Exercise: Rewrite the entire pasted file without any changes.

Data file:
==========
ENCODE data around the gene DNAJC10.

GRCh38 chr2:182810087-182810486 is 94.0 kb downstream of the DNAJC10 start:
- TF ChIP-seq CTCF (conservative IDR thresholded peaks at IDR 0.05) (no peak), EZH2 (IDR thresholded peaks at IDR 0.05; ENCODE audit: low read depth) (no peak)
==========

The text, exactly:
ENCODE data around the gene DNAJC10.

GRCh38 chr2:182810087-182810486 is 94.0 kb downstream of the DNAJC10 start:
- TF ChIP-seq CTCF (conservative IDR thresholded peaks at IDR 0.05) (no peak), EZH2 (IDR thresholded peaks at IDR 0.05; ENCODE audit: low read depth) (no peak)